In Summary
  • Nyati House’s infamy sprouts from its purpose as Special Branch headquarters.
  • Surveillance by Special Branch of university students when Josephat Karanja was vice-chancellor became a norm.

The little that is known about this five-storey building along Loita Street in Nairobi is telling enough.

Stories told by those who were unfortunate enough to find themselves behind its walls give a horrifying history about Nyati House, a building that is as inconspicuous as it was feared by those who dared oppose former President Daniel arap Moi’s rule.

Tales are often told of how deserted the street was during this period, with some remarking that it had an ‘aura of death’, as its torture chambers preceded those of the infamous Nyayo House.

Political science students going to the Libyan Embassy across the street seeking Muammar al-Qaddafi’s Green Book would often be accosted by officers and dragged to the building for ‘questioning’.


The building had a Nyati (buffalo) emblem facing Loita Street — the upper floors seemed unoccupied — for years and had no curtains. There was a café downstairs in the mid-80s but nobody seemed to go past the gate.

The legwork done while researching for this article is a story of its own. Each time I would mention that I was looking for information about it, people would either give me worried stares, shake their heads or giggle and wish me good luck.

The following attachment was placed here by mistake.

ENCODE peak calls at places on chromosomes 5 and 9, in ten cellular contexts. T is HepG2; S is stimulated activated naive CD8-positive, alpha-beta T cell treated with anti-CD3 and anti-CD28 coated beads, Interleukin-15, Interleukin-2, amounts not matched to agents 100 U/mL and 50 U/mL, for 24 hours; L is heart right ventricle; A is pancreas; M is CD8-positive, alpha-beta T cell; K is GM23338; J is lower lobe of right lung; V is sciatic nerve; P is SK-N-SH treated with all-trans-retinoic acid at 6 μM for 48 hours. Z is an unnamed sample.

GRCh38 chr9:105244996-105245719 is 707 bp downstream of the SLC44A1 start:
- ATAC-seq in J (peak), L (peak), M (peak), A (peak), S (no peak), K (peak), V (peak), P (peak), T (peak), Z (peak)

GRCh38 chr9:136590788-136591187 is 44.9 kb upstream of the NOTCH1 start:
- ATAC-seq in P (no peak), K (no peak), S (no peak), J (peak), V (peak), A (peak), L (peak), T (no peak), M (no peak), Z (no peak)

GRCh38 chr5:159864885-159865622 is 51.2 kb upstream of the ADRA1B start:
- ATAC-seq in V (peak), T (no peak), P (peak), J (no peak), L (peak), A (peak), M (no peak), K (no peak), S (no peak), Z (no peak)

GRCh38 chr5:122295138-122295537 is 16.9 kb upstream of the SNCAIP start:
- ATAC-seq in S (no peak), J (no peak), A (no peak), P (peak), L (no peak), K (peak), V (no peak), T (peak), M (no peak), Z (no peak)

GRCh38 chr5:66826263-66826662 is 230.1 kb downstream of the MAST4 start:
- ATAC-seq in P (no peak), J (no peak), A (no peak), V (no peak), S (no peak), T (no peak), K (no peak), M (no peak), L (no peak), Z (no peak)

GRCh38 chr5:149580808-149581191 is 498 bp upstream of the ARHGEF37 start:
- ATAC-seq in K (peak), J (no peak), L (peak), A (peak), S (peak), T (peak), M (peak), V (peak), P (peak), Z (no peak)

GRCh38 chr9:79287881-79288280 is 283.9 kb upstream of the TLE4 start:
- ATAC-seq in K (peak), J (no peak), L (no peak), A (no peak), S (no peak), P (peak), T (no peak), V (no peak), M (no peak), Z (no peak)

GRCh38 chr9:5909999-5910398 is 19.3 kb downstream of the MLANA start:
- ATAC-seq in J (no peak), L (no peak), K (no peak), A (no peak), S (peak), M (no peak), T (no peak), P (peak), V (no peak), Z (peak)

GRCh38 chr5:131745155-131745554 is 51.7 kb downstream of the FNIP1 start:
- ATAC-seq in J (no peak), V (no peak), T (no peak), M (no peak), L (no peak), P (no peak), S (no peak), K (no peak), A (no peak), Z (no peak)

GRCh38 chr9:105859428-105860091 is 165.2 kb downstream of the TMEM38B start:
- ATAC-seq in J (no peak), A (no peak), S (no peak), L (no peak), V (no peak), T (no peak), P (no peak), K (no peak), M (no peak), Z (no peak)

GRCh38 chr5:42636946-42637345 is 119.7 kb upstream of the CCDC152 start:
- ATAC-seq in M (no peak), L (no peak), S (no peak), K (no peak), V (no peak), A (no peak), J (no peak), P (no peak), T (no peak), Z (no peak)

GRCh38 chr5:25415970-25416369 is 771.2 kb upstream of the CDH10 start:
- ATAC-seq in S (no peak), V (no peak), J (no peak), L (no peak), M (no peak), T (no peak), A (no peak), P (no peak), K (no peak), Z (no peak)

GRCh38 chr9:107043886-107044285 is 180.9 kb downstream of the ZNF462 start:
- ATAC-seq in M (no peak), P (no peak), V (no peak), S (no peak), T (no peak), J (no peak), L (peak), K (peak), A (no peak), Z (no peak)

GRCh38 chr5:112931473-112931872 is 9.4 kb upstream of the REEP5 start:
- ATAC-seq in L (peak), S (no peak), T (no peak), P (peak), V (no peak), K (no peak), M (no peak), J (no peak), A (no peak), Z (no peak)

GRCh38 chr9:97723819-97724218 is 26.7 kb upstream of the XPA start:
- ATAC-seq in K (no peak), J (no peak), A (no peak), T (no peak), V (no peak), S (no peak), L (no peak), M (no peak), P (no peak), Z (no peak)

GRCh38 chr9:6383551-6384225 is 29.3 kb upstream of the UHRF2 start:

Curiosity led me to Nyati House, where security agents were just as reluctant to give me any information, even about its architectural structure, remarking that they would “let me know” when an “officer” authorised to speak to me was available. It was clear that they had no intention of calling me back.

Nyati House’s infamy sprouts from its purpose as Special Branch headquarters. James Kanyotu, who died in 2008, was Kenya’s longest serving spy chief.

The agency collected intelligence on persons and groups that threatened national security and would then pass it on to Mr Moi. They also served State by providing vetting services and collecting information from foreign sources on matters of national importance.


Special Branch was a department of the Kenya Police headed by the director of intelligence, who also held the rank of deputy commissioner of police.
However, the agency’s mandate fell outside that of the police. That is why President Jomo Kenyatta signed a Presidential Charter to legalise its operations in 1969, an executive order that Mr Moi reviewed in 1978.

Moi’s order remained in force until December 1998, when the National Security Intelligence Service Act was enacted to create the National Security Intelligence Service in January 1999.

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